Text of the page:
The Classic Slow Cooker: Best Loved Family Recipes To Make Fast And Cook Slow, by Judy Hannemann
As someone who is no stranger to cookbooks despite, or maybe because, such reading habits are somewhat unusual for someone in my position , I found this to be an enjoyable and even somewhat poignant read. It was poignant, for example, that the author several times in the recipes refers to something her late husband liked, making this book a labor of love and at least somewhat of loss as well. Also, it was striking that the author was slow to do slow cook meals, starting them only as a wife and engineer with some children to take care of and a busy life. I think that the author’s background as an engineer and the precision in which she speaks has a lot to do with the enjoyment I found in this book, as in less capable hands this may not have been nearly as much fun to read, personally speaking. That said, my standard for cookbooks to be enjoyable is pretty low, meaning that I have to see a few recipes I would be willing to eat or make (or both!) myself, and this book met that rather low standard even if there are many dishes in this book that I would not eat without substantial modifications.
The book itself is a short and straightforward one, as one would expect given its genre, just over 150 pages full of photographs of the tasty-looking dishes inside. The author begins with an introduction and a generous serving of praise to those that helped her with recipes, along with a discussion of what slow-cooker to choose based on one’s life and cooking demands. After this the author moves systematically through the types of dishes that can be made in a slow cooker, some of the more notable or intriguing ones which I will highlight. First the author tackles appetizers (1), including Asian orange chicken wings and a chex mix. The author then turns her attention to soups (2), including beef barley soup and a hearty Northeast bean soup that would be really tasty with turkey sausage, probably. After this there is a look at chicken dishes (3), including maple-kissed roasted chicken, roasted drumsticks, a creole seasoning blend, chicken & noodles, and teriyaki chicken, among other dishes–no surprise this was my favorite chapter of the whole book. The author spends a chapter talking about pork (4), although even here some of the dishes would probably be tasty with beef ribs or a rack of lamb instead. A lengthy chapter on beef (5) follows where the author shows a love of Swiss steak despite its low pedigree among cooks. Some tasty pasta dishes follow (6) like a five-cheese lasagna and a baked ziti before the author gives some side dish recipes (7) like candied baby carrots and citrus Greek potatoes and slow cooker baked potatoes, all of which sound yummy. The book then ends with some sweet treats (8) like apple pie cake and a peanut butter cup trifle, which sound pretty tasty as well.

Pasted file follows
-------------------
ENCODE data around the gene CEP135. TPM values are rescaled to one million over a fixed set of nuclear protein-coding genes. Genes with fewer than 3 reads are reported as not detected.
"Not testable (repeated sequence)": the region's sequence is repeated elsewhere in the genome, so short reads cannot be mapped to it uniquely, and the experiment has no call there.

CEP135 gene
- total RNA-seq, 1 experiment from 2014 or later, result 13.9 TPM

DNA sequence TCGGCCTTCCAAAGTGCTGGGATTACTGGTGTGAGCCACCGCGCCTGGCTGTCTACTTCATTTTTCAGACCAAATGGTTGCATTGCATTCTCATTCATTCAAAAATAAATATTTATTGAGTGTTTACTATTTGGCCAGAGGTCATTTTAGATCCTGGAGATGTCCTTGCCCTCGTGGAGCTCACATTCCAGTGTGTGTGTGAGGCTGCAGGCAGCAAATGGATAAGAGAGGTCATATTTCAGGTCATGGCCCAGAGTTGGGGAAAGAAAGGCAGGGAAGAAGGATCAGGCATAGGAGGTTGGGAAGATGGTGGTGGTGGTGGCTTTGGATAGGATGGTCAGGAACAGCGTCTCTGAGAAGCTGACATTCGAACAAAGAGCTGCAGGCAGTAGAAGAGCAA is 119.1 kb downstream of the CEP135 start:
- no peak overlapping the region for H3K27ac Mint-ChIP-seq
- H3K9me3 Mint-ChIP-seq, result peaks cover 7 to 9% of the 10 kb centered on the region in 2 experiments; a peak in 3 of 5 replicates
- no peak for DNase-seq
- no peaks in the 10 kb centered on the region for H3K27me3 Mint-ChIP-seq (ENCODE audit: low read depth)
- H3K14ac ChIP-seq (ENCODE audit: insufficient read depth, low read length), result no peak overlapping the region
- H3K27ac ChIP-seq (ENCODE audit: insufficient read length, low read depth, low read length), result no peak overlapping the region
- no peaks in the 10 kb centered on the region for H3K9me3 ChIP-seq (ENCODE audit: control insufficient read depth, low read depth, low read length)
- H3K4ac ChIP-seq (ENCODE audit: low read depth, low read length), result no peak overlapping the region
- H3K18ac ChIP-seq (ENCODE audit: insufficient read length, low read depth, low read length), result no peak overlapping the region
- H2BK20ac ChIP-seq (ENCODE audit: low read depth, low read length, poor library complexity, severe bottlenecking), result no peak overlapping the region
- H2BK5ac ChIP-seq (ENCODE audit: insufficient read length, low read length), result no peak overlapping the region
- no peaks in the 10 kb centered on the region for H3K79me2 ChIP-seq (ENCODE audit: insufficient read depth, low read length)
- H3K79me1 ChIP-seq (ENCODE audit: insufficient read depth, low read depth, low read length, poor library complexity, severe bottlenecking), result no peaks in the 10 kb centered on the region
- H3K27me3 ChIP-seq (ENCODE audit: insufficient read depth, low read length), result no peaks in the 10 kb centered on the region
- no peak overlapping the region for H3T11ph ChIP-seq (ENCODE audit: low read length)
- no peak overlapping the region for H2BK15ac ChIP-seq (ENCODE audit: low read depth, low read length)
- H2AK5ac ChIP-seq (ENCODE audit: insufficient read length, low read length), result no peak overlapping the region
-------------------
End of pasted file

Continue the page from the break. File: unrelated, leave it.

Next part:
There are some clear patterns to notice in terms of the recipes that the author most enjoys. Her dishes are not particularly fancy and include a fair amount of convenience ingredients and seem to be designed for busy people that like tasty but not particularly demanding foods. She is fond of fruits and vegetables as well as the use of, say, sour cream rather than cream of _______ soups. The way that the author uses creative rubs and sauces for her dishes as well, including multiple varieties on some dishes and separate recipes for flexible sauces, is something to appreciate as well. One gets the sense in reading this book that the recipes are not merely attempts to be fancy or gain hipster credibility but rather to provide recipes that have been tried, probably repeatedly, in the environment of being a busy mother who has to feed a hungry and probably somewhat demanding family. The recipes feel lived in, feel tried and appreciated, and that is something to savor for those of us that have demanding tastes for food but not necessarily a great interest in spending a lot of time making said food.
 See, for example: